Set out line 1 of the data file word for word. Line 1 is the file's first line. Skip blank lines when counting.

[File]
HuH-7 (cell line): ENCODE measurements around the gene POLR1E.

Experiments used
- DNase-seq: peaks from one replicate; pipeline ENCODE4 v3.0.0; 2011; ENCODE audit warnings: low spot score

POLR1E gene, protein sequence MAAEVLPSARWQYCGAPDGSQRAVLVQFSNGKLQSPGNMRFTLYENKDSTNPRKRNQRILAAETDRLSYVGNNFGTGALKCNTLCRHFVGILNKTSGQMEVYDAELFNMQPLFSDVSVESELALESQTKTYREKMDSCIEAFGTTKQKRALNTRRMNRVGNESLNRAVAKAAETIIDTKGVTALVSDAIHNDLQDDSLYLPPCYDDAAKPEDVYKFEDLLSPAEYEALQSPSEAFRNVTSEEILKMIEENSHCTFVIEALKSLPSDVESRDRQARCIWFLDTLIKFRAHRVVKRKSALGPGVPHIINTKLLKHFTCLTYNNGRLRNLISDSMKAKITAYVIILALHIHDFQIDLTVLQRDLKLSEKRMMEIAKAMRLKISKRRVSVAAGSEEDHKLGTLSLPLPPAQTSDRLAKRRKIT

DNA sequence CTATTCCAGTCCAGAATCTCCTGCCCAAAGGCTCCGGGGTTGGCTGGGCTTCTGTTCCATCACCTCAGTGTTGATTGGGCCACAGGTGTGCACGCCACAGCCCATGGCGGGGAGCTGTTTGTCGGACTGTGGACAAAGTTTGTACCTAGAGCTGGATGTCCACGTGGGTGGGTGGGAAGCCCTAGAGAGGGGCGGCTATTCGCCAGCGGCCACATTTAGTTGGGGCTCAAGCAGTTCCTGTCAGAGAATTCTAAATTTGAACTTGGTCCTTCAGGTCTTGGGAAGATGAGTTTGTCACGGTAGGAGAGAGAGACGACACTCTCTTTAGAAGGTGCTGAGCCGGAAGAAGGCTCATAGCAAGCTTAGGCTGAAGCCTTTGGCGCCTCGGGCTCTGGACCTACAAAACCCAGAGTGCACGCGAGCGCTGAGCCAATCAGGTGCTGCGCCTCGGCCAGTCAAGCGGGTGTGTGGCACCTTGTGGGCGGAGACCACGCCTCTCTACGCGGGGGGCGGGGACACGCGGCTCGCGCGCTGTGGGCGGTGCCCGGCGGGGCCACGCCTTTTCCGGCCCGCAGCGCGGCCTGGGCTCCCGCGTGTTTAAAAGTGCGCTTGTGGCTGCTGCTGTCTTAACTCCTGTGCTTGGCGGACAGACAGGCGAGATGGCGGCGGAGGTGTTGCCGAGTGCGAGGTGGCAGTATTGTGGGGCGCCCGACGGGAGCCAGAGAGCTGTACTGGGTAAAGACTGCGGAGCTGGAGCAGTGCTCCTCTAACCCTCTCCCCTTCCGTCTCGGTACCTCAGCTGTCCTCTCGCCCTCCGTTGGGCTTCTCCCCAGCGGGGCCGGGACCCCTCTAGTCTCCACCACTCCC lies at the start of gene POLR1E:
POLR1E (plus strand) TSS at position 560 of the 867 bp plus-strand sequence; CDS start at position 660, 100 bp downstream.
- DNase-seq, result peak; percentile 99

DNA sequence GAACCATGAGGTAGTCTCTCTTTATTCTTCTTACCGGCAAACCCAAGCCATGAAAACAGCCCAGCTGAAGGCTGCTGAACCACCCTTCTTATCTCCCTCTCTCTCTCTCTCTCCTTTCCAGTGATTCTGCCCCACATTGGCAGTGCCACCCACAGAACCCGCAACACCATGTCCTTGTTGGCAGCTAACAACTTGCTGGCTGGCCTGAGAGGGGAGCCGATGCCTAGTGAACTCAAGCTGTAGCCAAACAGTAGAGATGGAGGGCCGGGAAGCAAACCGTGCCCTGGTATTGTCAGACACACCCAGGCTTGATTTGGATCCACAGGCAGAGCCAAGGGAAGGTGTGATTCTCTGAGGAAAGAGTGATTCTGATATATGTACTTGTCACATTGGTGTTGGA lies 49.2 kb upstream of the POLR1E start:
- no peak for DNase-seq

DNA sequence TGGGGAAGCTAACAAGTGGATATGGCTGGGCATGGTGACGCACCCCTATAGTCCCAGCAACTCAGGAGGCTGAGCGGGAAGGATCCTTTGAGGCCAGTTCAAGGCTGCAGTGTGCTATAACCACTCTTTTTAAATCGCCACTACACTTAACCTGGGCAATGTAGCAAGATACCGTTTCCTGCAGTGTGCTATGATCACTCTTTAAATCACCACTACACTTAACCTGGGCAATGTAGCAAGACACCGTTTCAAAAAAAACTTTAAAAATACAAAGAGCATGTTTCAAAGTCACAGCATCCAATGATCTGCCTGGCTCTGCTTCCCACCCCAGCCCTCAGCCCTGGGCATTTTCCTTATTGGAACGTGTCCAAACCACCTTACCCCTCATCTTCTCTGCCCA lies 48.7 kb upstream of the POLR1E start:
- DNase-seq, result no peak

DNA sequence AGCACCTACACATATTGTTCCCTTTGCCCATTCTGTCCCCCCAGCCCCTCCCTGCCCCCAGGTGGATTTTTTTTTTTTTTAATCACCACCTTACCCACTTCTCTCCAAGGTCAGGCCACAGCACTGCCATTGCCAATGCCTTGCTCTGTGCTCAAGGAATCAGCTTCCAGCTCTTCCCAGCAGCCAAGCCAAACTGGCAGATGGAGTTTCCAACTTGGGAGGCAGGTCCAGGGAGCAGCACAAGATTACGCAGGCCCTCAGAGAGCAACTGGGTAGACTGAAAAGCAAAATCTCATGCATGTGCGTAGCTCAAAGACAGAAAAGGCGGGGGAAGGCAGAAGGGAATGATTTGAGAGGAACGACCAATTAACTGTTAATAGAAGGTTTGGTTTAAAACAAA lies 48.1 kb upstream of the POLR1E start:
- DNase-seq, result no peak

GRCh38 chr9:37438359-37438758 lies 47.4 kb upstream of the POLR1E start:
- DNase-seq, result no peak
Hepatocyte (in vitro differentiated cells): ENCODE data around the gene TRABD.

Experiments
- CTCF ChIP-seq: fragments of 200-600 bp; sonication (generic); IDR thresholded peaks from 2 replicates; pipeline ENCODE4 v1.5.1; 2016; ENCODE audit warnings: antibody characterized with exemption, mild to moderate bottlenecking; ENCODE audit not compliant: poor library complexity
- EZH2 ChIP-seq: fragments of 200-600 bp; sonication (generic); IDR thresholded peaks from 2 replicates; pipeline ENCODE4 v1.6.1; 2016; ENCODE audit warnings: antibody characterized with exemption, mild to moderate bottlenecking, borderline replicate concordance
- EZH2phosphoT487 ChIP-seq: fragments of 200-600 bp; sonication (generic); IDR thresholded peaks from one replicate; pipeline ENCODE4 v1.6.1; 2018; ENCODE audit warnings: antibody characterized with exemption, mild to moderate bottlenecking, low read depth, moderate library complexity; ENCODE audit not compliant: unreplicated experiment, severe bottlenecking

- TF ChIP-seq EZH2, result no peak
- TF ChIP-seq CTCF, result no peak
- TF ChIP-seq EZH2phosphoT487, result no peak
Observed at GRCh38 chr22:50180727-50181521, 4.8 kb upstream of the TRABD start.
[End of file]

HuH-7 (cell line): ENCODE measurements around the gene POLR1E.